For over seventeen years, I have watched robbers, rapists, and even murderers come and go at the prison. Last year, a guy in my cellblock who killed two Federal Marshalls was paroled after serving thirty years. I’ve been watching the news, and I’m waiting to see if we prisoners can get the right to vote.

Here at the federal prison in Terre Haute, Indiana, the cornerstone, which denotes A.D. 1937, reminds me the prison was opened the year marijuana was made illegal by the federal government. The construction workers likely used pot when they built the prison. Looking out from my job at the prison factory, where we make blankets for the military, I can see the Death House—where Timothy McVeigh and others died. He spent less time in federal prison than me, although his current housing is likely worse.

From Cellblock D, a couple of weeks ago, John Walker Lindh, the so-called “White Taliban” who shot CIA agents in Afghanistan, well, he went home having exhausted his twenty year sentence. He came in after me,  and with good time credits, he only served seventeen years. I’ve also served more time in prison than the terrorist. But, to my knowledge, he never aided others who schlepped marijuana. Whew, a good thing, or he’d still be here in prison with me. He is convicted of providing aid to terrorists, albeit not with marijuana.

Prison is intended to teach offenders not to violate the law again, or simply, for those, like me, the judge deemed irredeemable, to teach the public, who may be thinking of something related to marijuana. At times, I scratch my head trying to fathom who is learning what following the imposition of my sentence. Bradley Manning made Wikileaks a household word, and Obama sent him home because he wore a dress. Klinger, of M*A*S*H. fame, had no such luck. Obama also turned down my clemency request. Just what am I, or anyone else, supposed to learn from my life-for-pot sentence?

The Terre Haute prison abuts the Wabash River, which separates Indiana from Illinois. From the right places, I can see Illinois across the river, where I lived, and where marijuana distribution, and thereby marijuana conspiracy, is encouraged by State tax collectors. Did I merely have bad timing in selling services to marijuana traffickers from my perch in Illinois? Nope, federal DEA agents are still nabbing distributors in Illinois, well, because they still can. Oh, and the money from the marijuana dispensaries likely pay their salaries. Hopefully, I’ll learn my lesson in prison.

I imagine I can learn from the Federal Bureau of Prison’s paycheck collectors charged with caging me. The prison buildings are surrounded by tall fences, razor wire, and cameras. No one from the media, from a family, or from an auditor can get in to see what staffers actually do inside the fence. Guards often go days without so much as seeing an inmate, if they even show up for work. Most will spend more years on retirement pay benefits, than the years they ostensibly worked.

A sentence of life is actually a sentence of up until death. Staff are flummoxed trying to discern what to put in the FBOP form for my release date. Death won’t work, it must be a number. The last time I checked, it was sometime in 2028. Remember, nobody is coming over the fence and razor wire to check on them. But no release is imminent.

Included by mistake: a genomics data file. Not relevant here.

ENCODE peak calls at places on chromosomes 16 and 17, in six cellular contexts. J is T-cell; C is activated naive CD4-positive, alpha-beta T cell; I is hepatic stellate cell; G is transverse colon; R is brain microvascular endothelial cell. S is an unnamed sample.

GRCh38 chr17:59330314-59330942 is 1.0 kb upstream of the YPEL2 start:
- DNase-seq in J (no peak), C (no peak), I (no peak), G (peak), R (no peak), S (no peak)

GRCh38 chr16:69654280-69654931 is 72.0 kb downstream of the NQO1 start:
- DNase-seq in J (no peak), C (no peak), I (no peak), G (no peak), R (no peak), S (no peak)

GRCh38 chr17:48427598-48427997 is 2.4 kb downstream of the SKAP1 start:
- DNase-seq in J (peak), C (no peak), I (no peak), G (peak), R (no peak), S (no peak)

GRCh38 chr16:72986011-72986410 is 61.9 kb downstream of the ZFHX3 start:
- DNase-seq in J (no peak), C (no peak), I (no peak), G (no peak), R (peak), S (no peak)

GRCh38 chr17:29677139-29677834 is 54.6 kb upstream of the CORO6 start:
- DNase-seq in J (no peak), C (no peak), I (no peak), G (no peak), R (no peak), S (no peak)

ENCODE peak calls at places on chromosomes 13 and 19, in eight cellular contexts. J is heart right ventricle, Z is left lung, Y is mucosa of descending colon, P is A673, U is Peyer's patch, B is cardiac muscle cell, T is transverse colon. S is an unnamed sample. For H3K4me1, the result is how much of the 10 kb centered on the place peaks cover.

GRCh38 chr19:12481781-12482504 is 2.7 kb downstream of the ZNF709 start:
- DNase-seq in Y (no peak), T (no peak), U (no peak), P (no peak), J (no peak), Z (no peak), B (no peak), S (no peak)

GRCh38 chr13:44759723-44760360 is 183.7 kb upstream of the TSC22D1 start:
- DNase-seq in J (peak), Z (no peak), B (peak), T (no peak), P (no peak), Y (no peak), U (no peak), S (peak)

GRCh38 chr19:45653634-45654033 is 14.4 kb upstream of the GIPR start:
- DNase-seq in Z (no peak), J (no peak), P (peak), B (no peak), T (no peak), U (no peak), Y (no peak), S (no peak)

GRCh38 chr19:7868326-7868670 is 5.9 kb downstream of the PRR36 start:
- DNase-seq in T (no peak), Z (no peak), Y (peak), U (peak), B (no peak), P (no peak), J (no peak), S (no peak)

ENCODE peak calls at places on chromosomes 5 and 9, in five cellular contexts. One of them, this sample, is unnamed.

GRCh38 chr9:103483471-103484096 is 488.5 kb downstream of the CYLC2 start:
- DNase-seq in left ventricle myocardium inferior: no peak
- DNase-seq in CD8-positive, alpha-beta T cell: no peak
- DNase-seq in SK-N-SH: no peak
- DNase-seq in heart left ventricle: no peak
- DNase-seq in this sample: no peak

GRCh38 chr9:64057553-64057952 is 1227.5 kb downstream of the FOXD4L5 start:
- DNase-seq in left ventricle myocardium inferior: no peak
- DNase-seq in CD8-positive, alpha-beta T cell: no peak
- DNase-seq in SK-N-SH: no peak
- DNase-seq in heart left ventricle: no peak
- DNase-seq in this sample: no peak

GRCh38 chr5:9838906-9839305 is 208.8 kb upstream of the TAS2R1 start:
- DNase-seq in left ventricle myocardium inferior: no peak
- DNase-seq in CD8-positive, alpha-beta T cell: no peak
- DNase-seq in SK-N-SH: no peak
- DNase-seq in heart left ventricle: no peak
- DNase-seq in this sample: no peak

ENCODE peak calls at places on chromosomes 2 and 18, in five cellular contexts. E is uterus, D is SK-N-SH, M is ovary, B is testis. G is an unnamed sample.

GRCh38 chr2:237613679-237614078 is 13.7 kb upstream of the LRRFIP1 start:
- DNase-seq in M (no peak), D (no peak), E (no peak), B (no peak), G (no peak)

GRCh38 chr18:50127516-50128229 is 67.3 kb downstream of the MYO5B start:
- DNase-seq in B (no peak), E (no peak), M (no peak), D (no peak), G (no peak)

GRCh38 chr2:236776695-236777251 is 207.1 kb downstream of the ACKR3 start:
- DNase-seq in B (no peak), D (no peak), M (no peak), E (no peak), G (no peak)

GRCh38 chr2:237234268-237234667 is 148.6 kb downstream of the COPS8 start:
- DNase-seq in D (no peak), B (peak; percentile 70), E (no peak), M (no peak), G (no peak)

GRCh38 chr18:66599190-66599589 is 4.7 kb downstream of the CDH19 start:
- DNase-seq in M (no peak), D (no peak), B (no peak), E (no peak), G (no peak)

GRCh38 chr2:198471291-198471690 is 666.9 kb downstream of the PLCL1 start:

The Sentencing Judge determined I am a marijuana reprobate. I am thus irredeemable, and unworthy of anything other than final damnation in prison. Murderers are released after 13.4 years on average, according to the Department of Justice, and a terrorist can go home after seventeen years. But I am a prisoner of the War on Drugs. There’s no hope for me under existing federal law.

I’ve learned my lesson, and lawmakers should be pushed to learn a lesson. Federal drug laws, especially marijuana laws, are long overdue for reform. The “fix” must also include sensible relief for prisoners of the failed War on Drugs.

Craig Cesal

Reg. #52948-019
FCI Terre Haute
P.O. Box 33
Terre Haute, IN 47808

To learn more about Craig Cesal and his experiences, visit his Facebook page here. Join over 300,000 fellow citizens in helping Craig’s mission to give away his daughter in marriage by signing his petition for clemency here.

 

 

 

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Double Standards Are Rampant in Canada’s Drug War | Mises Wire

Posted by M. C. on July 20, 2019

https://mises.org/wire/double-standards-are-rampant-canadas-drug-war

On October 17, 2018, recreational marijuana was legalized in Canada, ending 95 years of prohibition. For those who believe, as I do, that individuals should have the freedom to determine their own consumption, this is good news. However, I am not congratulating Prime Minister Justin Trudeau’s Liberal Party for making good on a campaign promise made three years earlier. Instead, I point out the inconsistency of not applying their rationale for pot legalization to the legalization of all drugs.

As for those Canadians who opposed the legalization of pot, they may have hoped that Andrew Scheer, leader of the federal Conservative Party, would be their champion if he wins the election later this year. However, Scheer also employs a double standard on this issue.

Justin Trudeau

In 2013, in reference to hundreds of thousands of criminal convictions because of marijuana, Trudeau said “Those are lives ruined.”

The Liberals 2015 campaign platform with respect to marijuana legalization stated that “too many Canadians end up with criminal records for possessing small amounts of the drug. Arresting and prosecuting these offenses is expensive for our criminal justice system. It traps too many Canadians in the criminal justice system for minor, non-violent offenses.”

In May of last year, Trudeau said “that legalization would squeeze organized crime out of the lucrative cannabis market,” and the government is focused on legalizing marijuana because “the current system hurts Canadians.” Trudeau was not exaggerating the harm done to Canadians. German Lopez at vox.com wrote that “In Canada, tens of thousands of people are arrested for marijuana offenses each year, ripping communities and families apart as people are thrown in jail or prison and gain criminal records.”